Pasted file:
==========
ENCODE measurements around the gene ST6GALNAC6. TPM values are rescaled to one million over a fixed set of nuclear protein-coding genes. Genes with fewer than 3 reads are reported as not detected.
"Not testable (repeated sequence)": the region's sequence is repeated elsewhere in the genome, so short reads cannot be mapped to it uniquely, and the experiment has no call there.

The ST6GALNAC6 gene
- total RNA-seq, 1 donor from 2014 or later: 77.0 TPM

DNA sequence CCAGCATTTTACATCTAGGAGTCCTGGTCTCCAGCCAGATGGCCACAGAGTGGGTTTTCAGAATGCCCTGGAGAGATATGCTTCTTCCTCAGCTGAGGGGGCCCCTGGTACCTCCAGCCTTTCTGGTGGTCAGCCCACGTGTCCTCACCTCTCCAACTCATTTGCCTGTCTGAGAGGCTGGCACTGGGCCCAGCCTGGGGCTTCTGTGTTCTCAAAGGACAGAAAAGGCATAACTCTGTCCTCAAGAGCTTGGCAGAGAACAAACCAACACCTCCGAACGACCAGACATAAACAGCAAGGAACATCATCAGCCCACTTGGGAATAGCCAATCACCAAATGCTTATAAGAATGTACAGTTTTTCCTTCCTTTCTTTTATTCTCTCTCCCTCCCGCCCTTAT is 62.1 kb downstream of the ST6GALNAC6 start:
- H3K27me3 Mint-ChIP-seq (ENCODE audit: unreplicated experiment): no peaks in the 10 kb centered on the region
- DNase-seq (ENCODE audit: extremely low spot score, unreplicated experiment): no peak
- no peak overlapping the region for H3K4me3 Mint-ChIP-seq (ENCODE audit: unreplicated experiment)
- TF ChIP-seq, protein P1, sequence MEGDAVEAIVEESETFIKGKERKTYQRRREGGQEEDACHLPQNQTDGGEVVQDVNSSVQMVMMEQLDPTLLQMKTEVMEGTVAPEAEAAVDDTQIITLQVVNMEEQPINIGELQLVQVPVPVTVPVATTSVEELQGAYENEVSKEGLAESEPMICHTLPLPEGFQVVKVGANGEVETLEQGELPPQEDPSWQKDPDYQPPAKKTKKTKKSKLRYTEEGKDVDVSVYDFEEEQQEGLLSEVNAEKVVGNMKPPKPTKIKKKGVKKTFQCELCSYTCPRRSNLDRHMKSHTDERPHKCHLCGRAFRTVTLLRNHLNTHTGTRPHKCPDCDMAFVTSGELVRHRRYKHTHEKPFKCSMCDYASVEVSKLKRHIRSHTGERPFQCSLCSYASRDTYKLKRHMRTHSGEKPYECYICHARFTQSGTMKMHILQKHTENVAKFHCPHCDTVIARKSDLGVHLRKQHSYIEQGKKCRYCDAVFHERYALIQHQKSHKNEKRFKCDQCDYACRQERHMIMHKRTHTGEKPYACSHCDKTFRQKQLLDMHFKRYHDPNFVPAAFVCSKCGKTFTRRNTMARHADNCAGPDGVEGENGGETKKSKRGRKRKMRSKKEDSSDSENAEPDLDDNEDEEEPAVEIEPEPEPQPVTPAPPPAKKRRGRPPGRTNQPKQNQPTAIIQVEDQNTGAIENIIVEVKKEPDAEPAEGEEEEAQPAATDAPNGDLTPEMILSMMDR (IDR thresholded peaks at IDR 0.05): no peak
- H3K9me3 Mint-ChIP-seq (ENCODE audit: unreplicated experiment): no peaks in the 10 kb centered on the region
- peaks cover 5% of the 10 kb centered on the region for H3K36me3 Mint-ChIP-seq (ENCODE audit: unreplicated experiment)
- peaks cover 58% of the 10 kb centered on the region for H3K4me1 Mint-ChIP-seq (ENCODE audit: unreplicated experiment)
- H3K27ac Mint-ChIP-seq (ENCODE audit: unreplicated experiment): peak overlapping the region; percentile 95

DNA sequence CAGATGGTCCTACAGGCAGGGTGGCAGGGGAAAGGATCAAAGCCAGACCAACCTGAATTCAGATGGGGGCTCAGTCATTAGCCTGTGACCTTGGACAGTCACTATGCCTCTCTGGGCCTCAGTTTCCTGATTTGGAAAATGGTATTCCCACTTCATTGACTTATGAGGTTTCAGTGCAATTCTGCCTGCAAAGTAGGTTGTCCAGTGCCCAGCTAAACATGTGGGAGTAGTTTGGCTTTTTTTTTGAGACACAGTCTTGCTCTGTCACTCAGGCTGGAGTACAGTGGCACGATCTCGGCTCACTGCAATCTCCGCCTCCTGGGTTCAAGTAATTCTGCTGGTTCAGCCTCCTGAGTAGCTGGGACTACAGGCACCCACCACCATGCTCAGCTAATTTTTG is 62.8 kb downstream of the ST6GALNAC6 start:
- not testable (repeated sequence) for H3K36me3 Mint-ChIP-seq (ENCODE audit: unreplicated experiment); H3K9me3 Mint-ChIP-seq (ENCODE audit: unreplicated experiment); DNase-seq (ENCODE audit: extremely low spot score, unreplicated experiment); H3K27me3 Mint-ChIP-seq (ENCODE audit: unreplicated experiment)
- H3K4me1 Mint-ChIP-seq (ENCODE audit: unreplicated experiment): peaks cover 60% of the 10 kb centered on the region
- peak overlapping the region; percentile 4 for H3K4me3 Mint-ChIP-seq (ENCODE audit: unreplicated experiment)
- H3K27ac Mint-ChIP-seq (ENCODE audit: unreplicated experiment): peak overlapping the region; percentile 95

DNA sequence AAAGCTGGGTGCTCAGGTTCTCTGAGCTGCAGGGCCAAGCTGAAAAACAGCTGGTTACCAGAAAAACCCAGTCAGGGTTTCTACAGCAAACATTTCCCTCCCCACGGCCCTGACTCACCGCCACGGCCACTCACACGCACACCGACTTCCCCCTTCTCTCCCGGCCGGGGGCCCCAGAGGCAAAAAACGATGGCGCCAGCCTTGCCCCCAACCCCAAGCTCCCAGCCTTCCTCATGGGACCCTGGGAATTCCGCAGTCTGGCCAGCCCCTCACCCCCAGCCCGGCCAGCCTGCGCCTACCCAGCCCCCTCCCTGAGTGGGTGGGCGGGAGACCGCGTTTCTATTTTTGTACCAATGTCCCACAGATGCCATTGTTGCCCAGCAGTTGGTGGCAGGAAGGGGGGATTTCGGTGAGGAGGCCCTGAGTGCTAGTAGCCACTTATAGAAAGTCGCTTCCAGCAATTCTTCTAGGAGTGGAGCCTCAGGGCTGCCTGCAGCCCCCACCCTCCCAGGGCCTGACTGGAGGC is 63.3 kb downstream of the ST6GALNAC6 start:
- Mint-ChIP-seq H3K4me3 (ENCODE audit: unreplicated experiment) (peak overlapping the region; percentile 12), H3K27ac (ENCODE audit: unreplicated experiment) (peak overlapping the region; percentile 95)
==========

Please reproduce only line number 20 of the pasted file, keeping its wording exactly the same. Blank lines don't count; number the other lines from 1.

- Mint-ChIP-seq H3K4me3 (ENCODE audit: unreplicated experiment) (peak overlapping the region; percentile 12), H3K27ac (ENCODE audit: unreplicated experiment) (peak overlapping the region; percentile 95)